Two At-Home Workouts to Stay Fit During Coronavirus

Photo: Pixabay/Keifit

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EEarlier this year, several health experts told me exercise should actually be prescribed to make Americans healthier, both physically and mentally. One of them, Scott Lear, PhD, a professor in health sciences at Simon Fraser University in Canada, said, “If it was a pill, exercise would be a trillion-dollar moneymaker prescribed to everyone.”

Who couldn’t use such a prescription right now?

As we’re cooped up at home, helping to flatten the curve by practicing social distancing, we need physical activity to maintain physical and mental well-being. Fortunately, there are plenty of simple and practical ways to do this while staying out of the gym to avoid the virus and slow the rate of COVID-19’s spread.

Exercise is, in fact, a way to double down on your well-being. Harvard researchers say the human immune system functions better when we eat well, sleep well, and exercise — three highly interrelated lifestyle factors. Poor sleep is linked to a host of disease risks, whereas sleeping well can help with the physical energy and mental motivation to exercise, and exercise is one of many ways to promote a good night’s sleep.

One very basic move with lots of benefits is push-ups. They’re a very effective way to strengthen not just your arms and chest but core muscles in the back and stomach. Being able to do push-ups has even been linked to disease prevention. A study last year of firefighters found those who could do 40 or more push-ups in a row had a 96% reduced risk of cardiovascular disease over a 10-year period compared to other firefighters who couldn’t do 10. That’s not proof that push-ups prevent disease, but it suggests that being in shape does. (And yes, it makes you wonder about some of those firefighters.)

There are of course myriad other exercises beyond the push-up that can be done without equipment.

I asked Kelli Calabrese, an exercise physiologist, nutrition expert, and wellness coach, to recommend whole-body workouts to improve strength and aerobic endurance, without needing any special equipment. Each exercise is linked to an explainer so you can see how it’s done properly.

Whatever exercise you do — don’t let your fitness level fall during this pandemic. Amid a virus outbreak, we need healthy bodies more than ever.

Whole-body, equipment-free workout: 12 minutes

The benefits of this first one, requiring no equipment, include “increasing heart rate, improving circulation, stimulating mental focus, boosting metabolism and fat burning, increasing the afterburn, improved muscle and cardiovascular endurance and stretching, as well as a strengthening benefit for beginners,” Calabrese says.

Warm-up: Two minutes, walking up and down stairs or stepping up and down on a single step with five-pound weights in each hand (soup cans or bags of rocks could work)

Exercises: 20 reps each:
Split squats (one leg in front of the other)
Push-ups (alternatively: on your knees)
Dips (use a chair)
Plank while tapping alternate knees to floor
Bicycle crunch
Straight-leg sit-ups
Mountain climbers (like lunges from a plank position)

Cool-down: Two minutes of active stretching, including downward dog to child’s pose, and/or alternating leg lunges with overhead reach-behind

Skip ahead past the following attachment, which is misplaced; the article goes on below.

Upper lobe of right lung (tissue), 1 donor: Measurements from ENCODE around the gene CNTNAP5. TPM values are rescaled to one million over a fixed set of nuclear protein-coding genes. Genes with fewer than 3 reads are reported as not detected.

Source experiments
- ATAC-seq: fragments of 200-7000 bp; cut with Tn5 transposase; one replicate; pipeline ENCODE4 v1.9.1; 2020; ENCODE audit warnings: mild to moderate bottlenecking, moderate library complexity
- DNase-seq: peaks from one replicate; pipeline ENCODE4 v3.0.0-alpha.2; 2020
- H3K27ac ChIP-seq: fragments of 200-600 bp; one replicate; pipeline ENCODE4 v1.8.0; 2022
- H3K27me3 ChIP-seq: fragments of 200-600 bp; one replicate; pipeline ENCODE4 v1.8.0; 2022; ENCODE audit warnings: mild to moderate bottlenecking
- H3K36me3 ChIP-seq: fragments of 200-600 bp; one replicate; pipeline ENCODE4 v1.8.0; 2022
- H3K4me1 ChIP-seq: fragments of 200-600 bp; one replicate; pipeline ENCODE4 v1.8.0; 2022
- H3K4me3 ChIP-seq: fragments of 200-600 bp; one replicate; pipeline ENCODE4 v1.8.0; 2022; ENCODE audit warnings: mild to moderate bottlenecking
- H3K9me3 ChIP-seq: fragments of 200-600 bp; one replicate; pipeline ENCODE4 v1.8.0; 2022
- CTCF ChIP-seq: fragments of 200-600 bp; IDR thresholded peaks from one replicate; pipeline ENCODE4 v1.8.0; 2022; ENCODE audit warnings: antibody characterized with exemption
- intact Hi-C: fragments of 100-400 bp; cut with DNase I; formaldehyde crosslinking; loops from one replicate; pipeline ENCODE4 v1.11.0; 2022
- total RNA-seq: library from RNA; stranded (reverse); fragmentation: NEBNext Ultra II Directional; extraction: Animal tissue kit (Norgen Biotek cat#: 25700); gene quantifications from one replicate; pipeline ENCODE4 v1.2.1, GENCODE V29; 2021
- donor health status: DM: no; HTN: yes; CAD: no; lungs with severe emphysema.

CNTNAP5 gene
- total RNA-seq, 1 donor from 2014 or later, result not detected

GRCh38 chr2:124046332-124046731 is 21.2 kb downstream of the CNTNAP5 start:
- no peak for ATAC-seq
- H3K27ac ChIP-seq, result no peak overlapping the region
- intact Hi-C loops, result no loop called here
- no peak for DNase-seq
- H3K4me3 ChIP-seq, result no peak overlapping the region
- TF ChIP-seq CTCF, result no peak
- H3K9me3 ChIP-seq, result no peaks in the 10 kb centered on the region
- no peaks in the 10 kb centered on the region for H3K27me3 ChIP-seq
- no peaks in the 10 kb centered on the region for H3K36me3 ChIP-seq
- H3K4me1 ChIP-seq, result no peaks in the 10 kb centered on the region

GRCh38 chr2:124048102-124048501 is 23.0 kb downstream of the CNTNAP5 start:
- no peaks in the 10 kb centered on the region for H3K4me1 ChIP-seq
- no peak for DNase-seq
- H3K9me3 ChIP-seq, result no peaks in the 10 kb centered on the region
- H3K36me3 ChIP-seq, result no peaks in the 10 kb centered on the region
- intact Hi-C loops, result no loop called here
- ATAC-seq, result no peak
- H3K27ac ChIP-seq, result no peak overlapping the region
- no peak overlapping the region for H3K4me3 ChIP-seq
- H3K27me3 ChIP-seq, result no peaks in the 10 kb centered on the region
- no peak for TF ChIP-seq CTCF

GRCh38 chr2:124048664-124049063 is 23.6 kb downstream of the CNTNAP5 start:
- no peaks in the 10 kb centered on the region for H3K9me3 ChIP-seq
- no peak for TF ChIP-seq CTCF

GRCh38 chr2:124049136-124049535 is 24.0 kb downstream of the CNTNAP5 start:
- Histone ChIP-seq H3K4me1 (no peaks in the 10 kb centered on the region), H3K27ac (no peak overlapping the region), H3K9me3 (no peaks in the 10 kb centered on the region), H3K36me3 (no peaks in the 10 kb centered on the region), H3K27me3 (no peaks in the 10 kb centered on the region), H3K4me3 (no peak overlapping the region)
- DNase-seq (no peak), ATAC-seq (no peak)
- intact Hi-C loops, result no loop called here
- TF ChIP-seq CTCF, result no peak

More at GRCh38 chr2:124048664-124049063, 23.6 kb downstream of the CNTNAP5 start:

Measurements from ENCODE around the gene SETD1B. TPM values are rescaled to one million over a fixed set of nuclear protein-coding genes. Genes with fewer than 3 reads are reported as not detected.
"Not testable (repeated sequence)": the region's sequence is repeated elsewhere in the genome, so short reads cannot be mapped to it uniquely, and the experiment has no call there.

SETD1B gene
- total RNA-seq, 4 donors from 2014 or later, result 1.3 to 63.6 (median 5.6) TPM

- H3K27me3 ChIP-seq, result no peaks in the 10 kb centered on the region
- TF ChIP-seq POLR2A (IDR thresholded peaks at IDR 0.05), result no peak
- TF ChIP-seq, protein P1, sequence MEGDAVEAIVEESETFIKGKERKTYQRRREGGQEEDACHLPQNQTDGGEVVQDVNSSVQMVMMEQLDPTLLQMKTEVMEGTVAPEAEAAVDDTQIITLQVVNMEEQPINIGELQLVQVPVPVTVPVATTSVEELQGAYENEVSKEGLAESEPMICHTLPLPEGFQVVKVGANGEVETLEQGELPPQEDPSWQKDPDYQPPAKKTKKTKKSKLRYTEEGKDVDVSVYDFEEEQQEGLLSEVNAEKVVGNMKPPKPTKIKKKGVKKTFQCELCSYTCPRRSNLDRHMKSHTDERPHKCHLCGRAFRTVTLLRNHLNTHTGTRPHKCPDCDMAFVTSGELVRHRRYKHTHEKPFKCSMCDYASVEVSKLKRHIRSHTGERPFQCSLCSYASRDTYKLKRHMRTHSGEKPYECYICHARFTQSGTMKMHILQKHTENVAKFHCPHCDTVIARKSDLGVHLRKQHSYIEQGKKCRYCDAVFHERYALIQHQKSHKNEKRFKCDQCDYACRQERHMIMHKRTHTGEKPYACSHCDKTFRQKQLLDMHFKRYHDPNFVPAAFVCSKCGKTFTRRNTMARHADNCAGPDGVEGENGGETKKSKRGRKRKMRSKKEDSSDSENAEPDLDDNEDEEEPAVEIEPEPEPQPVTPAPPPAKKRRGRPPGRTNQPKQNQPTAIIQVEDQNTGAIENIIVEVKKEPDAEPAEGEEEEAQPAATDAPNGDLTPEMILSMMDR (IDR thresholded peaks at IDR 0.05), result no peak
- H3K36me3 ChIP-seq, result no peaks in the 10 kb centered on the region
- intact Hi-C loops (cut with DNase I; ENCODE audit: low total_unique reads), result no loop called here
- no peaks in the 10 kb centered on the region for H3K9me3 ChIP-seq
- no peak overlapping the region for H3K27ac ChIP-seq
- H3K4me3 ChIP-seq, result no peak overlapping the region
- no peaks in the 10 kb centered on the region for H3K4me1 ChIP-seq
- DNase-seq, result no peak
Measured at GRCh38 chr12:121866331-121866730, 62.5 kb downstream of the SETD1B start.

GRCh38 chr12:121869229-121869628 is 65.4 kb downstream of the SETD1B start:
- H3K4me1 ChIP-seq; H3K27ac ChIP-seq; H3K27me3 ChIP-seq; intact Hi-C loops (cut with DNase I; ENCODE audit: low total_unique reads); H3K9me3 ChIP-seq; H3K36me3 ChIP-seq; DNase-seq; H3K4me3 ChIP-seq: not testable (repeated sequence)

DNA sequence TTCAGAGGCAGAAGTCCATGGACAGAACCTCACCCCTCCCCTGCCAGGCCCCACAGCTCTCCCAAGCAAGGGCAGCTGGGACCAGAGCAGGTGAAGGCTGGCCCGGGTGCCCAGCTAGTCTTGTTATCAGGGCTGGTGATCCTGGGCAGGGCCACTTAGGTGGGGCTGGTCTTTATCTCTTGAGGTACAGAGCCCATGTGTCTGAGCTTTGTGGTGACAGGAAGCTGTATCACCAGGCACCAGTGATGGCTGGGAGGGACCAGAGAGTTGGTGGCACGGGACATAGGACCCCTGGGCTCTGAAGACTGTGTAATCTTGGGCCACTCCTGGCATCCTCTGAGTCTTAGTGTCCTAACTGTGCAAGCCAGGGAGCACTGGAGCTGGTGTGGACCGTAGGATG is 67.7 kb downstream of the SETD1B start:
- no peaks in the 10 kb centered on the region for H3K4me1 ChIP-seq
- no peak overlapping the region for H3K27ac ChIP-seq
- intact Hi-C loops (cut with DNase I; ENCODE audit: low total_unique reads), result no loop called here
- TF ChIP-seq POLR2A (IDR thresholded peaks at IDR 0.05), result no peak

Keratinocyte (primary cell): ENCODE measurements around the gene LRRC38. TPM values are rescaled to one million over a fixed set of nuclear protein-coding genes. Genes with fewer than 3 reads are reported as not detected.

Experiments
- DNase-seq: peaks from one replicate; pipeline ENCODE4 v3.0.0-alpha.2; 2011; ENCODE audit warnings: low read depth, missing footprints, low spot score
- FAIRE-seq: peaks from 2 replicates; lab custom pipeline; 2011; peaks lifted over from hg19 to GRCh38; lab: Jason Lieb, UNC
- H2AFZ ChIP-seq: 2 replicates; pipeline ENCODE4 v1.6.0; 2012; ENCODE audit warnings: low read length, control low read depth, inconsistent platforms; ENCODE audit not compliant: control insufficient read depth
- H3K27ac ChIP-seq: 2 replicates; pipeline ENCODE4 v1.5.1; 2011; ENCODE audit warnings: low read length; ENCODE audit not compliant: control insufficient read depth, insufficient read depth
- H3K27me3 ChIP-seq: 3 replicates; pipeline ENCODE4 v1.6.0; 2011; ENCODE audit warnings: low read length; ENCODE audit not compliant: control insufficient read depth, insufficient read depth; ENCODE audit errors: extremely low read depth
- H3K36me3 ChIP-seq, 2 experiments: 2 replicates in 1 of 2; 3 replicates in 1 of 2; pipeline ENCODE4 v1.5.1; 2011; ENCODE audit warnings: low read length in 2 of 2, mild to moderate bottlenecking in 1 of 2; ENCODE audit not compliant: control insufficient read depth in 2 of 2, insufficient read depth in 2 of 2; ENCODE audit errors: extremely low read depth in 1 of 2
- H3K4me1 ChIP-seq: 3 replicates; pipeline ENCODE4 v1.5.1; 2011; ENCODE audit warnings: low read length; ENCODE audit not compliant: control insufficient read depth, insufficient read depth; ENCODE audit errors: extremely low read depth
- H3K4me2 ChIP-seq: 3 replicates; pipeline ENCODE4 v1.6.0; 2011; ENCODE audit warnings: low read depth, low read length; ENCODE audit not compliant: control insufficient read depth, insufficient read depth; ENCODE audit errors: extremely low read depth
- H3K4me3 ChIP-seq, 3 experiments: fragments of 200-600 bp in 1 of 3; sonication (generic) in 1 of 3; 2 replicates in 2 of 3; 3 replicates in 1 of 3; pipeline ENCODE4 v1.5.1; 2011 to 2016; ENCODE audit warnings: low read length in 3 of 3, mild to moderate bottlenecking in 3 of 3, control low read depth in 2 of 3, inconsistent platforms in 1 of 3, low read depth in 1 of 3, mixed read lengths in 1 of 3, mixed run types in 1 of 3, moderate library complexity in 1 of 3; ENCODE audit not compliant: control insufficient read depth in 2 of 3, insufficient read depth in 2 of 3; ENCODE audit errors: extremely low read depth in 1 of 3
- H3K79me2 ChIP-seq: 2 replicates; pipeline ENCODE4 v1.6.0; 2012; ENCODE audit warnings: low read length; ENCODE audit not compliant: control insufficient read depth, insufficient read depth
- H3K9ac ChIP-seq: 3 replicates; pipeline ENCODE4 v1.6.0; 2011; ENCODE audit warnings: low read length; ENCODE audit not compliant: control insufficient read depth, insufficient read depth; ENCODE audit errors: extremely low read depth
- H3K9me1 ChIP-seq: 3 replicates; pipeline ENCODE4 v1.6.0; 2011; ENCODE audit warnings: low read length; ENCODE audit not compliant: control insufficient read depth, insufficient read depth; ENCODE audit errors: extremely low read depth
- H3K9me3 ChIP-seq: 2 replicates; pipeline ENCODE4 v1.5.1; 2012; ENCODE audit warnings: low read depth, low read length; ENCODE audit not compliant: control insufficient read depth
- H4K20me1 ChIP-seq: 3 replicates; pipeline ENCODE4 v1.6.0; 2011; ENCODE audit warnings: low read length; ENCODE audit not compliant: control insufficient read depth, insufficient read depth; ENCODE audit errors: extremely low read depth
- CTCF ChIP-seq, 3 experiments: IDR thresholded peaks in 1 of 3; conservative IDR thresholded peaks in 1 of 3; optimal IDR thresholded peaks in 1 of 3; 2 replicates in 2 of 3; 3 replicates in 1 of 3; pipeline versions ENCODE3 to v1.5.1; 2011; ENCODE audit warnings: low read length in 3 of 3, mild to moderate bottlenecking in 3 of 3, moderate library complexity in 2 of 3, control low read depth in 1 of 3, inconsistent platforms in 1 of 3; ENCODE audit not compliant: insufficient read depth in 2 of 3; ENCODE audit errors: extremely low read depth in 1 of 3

Moderate workout with dumbbells: 15 minutes

Work the large muscle groups in a “total-body workout will leave the heart pounding while you incinerate fat,” Calabrese says of this prescription, which needs only a set of light dumbbells and a jump rope.

Warm-up: Two minutes, starting with jump rope finishing with jump squats

Exercises: 20 reps each:
Stationary lunges with dumbbell biceps curls
Walking lunges with overhead dumbbell press
Deadlifts with dumbbells
Reverse fly with knees bent
Chest press with legs elevated
Wall squats (with or without a ball) with front arm raise
Sumo squat with bicep curls
Tricep push-ups
Jackknife crunch
Rotating planks

Cool-down: Two minutes doing the traveling inchworm and plank rotate and reach

Bottom line: Do something

To achieve and maintain good health, the U.S. government guidelines say to get at least 150 minutes of moderate physical activity a week, which equates to 30 minutes a day over five days, or at least 75 minutes of vigorous exercise. And while that sounds like a lot if you hunker down at home without workout equipment, doing something is still better than doing nothing.

Even simple breathing exercises, which can be done anywhere, can reduce stress and have been shown to have physical health benefits. There’s also evidence that yoga, which employs breathing techniques as well as movement and stretching, can help manage stress and anxiety and “improve general wellness,” according to the U.S. National Center for Complementary and Integrative Health.

Whatever exercise you do — don’t let your fitness level fall during this pandemic. Amid a virus outbreak, we need healthy bodies more than ever.

The coronavirus outbreak is rapidly evolving. To stay informed, check the U.S. Centers for Disease Control and Prevention as well as your local health department for updates. If you’re feeling emotionally overwhelmed, reach out to the Crisis Text Line.

Explainer of things, independent health and science journalist, author, former editor-in-chief of LiveScience and Space dot com.

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